Listen below

Read by Barbara Van den Ouweland (Dutch accent)

Study the words

care home– a place where elderly people are looked after
treating–  taking care of
wander– walk around with no particular aim
shop assistants– people who work in shops
waiters– people who serve in restaurants
carers– people who look after elderly patients
comfortable– happy and relaxed
background– previous lifestyle
enthusiastic– very positive

Listen on audioboo (and subscribe to i-tunes podcast) here

Do the takeaway test:Alternative Reality Village for Dementia Patients

 Do you like fast food? 

Pret A Manger HK

Pret A Manger HK (Photo credit: Wikipedia)

Here’s a challenge:  when you next visit London, try to walk 100m without catching sight of a Pret a Manger.  The British sandwich chain with a French name has so many branches in the capital city that you can’t avoid trying it out. The menu includes wholemeal sandwiches, filled baguettes, soups, salads and coffees. Nothing special about that, so why is it so successful?  The marketing blurb speaks of handmade, natural food without any obscure chemicals.  The sandwiches are made fresh at each location. Service is fast.  Where Starbucks has just one cashier, Pret has three or four.  Employees have a say in the hiring process and bonuses are awarded on the performance of the entire team.  On top of that, unsold food is given to the homeless at the end of the day.  So, the secret is healthy fast food, served with a smile and a dose of goodness too.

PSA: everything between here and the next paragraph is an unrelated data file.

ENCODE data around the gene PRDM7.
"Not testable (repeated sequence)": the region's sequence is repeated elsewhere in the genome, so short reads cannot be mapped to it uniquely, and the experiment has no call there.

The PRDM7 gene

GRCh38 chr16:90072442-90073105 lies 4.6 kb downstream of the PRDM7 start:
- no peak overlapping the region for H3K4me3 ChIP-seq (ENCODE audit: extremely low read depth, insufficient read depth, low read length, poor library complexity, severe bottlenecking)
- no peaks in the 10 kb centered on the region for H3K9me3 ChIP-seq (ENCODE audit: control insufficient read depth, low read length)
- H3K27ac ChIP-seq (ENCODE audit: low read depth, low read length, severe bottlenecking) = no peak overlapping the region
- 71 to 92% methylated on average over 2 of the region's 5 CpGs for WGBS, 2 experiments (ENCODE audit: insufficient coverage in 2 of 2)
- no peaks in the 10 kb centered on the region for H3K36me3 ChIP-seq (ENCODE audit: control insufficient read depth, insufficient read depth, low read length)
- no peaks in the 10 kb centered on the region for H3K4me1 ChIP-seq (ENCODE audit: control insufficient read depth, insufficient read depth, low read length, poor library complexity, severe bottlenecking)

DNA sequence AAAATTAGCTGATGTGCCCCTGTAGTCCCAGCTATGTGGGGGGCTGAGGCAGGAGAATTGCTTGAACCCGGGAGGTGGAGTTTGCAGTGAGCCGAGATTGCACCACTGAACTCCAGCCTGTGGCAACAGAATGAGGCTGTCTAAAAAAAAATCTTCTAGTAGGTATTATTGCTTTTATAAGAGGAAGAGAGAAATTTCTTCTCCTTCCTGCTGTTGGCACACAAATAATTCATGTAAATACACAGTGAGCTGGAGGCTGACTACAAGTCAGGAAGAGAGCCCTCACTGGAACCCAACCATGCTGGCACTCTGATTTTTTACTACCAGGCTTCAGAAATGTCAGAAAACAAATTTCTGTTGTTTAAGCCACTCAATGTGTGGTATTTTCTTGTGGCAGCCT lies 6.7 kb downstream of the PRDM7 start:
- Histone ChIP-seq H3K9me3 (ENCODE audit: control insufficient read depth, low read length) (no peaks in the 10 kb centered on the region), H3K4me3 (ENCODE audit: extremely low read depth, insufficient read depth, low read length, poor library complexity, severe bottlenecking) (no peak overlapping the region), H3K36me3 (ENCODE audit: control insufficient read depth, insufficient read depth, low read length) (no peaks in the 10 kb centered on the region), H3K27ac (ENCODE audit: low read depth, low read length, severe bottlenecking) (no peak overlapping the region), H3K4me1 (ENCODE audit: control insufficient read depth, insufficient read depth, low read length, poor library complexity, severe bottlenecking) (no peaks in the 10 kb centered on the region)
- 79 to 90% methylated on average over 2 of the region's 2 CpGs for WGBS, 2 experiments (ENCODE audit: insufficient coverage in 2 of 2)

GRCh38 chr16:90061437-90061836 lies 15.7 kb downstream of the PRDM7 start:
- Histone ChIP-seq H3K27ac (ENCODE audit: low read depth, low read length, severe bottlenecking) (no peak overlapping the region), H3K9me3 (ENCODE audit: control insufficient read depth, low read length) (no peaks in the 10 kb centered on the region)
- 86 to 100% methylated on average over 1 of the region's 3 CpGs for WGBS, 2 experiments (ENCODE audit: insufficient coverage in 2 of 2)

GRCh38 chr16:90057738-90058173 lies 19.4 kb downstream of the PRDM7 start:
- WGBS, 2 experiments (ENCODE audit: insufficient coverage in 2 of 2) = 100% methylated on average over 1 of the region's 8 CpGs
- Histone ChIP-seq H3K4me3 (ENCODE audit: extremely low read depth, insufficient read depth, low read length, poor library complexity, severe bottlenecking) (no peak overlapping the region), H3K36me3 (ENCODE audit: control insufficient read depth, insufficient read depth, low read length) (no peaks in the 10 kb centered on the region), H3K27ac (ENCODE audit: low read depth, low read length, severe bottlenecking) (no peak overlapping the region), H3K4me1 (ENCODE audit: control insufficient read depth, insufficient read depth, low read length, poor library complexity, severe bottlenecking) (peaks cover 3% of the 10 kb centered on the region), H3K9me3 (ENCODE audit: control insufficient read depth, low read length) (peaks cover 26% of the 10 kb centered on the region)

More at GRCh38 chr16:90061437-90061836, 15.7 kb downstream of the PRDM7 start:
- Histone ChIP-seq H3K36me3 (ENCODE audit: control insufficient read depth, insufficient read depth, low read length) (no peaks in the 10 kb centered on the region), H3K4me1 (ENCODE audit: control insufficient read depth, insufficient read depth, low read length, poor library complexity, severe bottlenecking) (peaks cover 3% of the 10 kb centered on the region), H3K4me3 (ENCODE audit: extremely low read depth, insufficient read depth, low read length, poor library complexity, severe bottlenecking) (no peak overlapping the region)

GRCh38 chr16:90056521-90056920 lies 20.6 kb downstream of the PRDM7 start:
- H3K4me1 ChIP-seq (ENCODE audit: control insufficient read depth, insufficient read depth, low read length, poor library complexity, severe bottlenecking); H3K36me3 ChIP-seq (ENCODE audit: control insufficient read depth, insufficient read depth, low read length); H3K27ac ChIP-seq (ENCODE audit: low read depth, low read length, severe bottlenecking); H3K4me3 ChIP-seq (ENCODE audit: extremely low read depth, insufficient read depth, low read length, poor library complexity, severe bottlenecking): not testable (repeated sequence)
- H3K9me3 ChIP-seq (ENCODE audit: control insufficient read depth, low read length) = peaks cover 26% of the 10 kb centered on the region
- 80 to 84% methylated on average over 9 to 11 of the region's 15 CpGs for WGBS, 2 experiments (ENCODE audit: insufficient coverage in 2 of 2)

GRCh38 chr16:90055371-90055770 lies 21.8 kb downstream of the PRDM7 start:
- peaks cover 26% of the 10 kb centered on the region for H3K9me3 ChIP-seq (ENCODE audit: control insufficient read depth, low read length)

Read by Heather, EASI English (Southern English accent)

Study the words

challengea difficult task

catching sight ofseeing

avoidnot do something

wholemeal brown bread

blurbpromotional information


cashierperson who works at the cash point

have a sayhelp to make a decision about something 

hiring- employing new staff

bonuses- cash rewards

On top of that- in addition

homeless- people with no homes

dose- quantity, amount

Do the takeaway test: ready to eat

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Do you know anyone who vapes? 

Everyone knows that smoking is bad for you. It smells, makes you cough and causes cancer.  Until recently, the only way to improve your health was to give up.  That’s tough for most people and impossible for some.  However, a new trend is catching on among smokers.  Many are switching from smoking to vaping.

English: Universal no smoking sign

Vaping involves an electronically charged ‘cigarette’ which produces steam instead of smoke.  It does contain nicotine, but in small amounts.  It looks and feels just like you are smoking but without many of the drawbacks.  Users feel better, save money and can say goodbye to smelly ashtrays.  Of course, this does not change the fact that not smoking at all would be an even healthier option.


Read by Ale (Italian/Scottish accent)

Study the words

cough- the reflex that clears your throat

give up- stop a habit

tough- difficult

catching on- becoming popular

steam- vapour

drawbacks- disadvantages

ashtrays- containers for ash (produced during smoking)

healthier- better for your body

Do the takeaway test: vaping